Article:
FORM OF ORGANIZATION The legal definition of the organization under examination is an important factor in any valuation. Different legal forms of entity—corporations, S corporations, partnerships, and sole proprietorships—are all subject to different tax rules which impact the value of the enterprise being appraised.

FOCUS OF VALUATION The focus of the valuation must be clearly identified. The portion of the business enterprise being acquired, the type(s) of securities involved, the nature of the purchase (asset purchase or stock purchase), and the possible impact of the transaction on existing relationships (such as related party transfers) can all affect the value of the entity under examination.


Buchanan, Doug. "Business Valuators Must 'Dig Behind the Hype.' " Washington Business Journal. September 15, 2000.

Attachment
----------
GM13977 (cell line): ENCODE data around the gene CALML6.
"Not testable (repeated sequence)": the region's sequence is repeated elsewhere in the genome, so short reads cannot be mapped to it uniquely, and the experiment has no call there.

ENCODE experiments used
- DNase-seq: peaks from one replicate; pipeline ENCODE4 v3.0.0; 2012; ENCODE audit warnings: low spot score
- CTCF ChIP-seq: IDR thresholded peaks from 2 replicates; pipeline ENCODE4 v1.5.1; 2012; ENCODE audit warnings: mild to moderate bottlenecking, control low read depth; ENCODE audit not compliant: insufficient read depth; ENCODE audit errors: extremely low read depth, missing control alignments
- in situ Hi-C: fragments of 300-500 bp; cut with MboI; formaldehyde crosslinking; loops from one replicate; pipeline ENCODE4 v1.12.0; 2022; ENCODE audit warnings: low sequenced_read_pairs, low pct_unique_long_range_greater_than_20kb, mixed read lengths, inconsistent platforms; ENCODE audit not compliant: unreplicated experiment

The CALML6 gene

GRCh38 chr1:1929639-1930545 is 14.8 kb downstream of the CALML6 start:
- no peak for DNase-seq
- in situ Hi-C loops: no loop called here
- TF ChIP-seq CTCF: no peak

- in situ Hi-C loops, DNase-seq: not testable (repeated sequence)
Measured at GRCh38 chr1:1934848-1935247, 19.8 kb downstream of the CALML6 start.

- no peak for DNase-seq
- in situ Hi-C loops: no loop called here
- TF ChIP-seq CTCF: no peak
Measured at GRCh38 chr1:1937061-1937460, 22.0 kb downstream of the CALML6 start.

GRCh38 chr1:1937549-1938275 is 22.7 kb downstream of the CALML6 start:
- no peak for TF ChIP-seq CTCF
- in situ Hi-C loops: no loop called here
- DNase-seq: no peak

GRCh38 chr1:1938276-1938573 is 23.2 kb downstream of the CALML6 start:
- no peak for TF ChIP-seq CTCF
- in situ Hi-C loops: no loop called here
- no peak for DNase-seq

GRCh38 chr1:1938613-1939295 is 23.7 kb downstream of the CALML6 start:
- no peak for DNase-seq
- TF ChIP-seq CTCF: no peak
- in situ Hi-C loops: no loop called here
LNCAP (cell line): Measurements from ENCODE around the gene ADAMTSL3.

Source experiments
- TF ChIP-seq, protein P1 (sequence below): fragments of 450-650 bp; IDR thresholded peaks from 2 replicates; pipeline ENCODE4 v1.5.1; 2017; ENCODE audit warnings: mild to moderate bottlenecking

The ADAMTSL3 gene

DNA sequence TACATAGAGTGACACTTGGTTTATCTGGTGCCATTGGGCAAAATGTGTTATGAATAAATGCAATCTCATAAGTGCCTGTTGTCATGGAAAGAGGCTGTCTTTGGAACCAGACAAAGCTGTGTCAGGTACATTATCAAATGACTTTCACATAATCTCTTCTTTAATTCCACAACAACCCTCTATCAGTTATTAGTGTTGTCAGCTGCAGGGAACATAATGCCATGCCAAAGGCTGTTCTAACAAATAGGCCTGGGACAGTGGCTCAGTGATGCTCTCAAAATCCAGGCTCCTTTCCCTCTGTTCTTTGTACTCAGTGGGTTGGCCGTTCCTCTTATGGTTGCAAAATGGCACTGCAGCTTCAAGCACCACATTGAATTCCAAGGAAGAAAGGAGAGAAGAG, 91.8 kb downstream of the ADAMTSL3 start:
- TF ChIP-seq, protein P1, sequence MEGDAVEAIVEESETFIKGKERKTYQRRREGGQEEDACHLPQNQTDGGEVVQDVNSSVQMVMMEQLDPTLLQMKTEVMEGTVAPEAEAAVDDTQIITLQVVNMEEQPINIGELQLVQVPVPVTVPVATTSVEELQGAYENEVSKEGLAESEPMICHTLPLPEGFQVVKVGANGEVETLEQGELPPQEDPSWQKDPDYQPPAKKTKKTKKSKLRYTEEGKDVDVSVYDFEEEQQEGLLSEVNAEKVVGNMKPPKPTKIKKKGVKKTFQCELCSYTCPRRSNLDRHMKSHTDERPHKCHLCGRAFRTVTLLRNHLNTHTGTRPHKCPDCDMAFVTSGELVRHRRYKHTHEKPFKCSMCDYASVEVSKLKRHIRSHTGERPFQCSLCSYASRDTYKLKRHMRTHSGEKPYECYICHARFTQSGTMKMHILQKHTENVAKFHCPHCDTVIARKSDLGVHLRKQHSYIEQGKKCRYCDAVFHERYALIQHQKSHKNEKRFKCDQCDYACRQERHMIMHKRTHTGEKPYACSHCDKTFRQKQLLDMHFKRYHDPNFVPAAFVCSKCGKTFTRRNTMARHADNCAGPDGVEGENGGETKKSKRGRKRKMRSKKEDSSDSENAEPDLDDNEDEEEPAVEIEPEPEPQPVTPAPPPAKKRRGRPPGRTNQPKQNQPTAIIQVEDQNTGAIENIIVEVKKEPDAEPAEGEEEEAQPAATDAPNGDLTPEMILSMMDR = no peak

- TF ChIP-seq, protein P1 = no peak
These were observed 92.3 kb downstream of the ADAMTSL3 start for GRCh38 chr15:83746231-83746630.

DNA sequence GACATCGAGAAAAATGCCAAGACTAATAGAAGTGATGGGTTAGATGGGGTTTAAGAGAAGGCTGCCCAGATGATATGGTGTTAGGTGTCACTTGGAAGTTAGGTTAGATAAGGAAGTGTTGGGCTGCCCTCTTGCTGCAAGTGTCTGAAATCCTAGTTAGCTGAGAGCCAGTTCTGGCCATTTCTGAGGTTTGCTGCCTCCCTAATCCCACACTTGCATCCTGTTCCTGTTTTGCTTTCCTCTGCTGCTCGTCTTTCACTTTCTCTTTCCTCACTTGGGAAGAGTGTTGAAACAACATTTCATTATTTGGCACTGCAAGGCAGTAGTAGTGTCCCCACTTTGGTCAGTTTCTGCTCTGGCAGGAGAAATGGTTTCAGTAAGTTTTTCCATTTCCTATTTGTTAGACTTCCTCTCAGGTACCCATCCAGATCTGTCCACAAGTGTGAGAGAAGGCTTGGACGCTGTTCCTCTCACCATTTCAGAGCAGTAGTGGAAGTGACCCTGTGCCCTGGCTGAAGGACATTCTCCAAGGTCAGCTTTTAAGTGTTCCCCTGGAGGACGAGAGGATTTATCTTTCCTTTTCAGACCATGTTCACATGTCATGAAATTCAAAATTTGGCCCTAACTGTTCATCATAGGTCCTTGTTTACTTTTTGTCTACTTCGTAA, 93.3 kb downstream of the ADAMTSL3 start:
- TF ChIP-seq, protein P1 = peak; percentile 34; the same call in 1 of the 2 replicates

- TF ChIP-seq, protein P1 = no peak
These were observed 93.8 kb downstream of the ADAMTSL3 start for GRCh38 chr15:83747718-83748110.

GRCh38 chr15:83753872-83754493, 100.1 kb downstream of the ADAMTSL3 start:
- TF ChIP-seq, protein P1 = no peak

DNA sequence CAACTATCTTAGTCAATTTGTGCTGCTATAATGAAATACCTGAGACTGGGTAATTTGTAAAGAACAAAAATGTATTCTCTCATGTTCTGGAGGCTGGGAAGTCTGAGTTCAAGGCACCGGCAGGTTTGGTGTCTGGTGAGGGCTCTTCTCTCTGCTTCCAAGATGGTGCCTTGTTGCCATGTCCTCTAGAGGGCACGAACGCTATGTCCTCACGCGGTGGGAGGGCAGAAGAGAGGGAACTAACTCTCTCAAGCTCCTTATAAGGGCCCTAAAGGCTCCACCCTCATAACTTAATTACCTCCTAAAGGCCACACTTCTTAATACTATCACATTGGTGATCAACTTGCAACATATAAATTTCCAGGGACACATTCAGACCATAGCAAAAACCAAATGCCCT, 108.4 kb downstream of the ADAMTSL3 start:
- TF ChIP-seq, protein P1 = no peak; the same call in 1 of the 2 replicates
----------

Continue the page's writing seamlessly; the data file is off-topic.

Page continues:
Johansen, John A. How to Buy or Sell a Business. Small Business Administration, n.a.

Medaglia, Arthur. "Corporate Valuation: Is There Room for Improvement?" Fordham Business Review. January 1999.

Semanik, Michael K., and John H. Wade. The Complete Guide to Selling a Business. AMACOM, 1994.

Slee, Robert. "How Much is Your Small Business Worth to a Roll-Up?" Triangle Business Journal. August 20, 1999.

Tuller, Lawrence W. Getting Out: A Step-by-Step Guide to Selling a Business or Professional Practice. Liberty Hall, 1990.

"Twelve Ways to Multiply the Value of Your Business." The Business Owner. May-June 1994.

Yegge, Wilbur M. A Basic Guide to Buying and Selling a Company. Wiley, 1996.

SEE ALSO: Selling a Business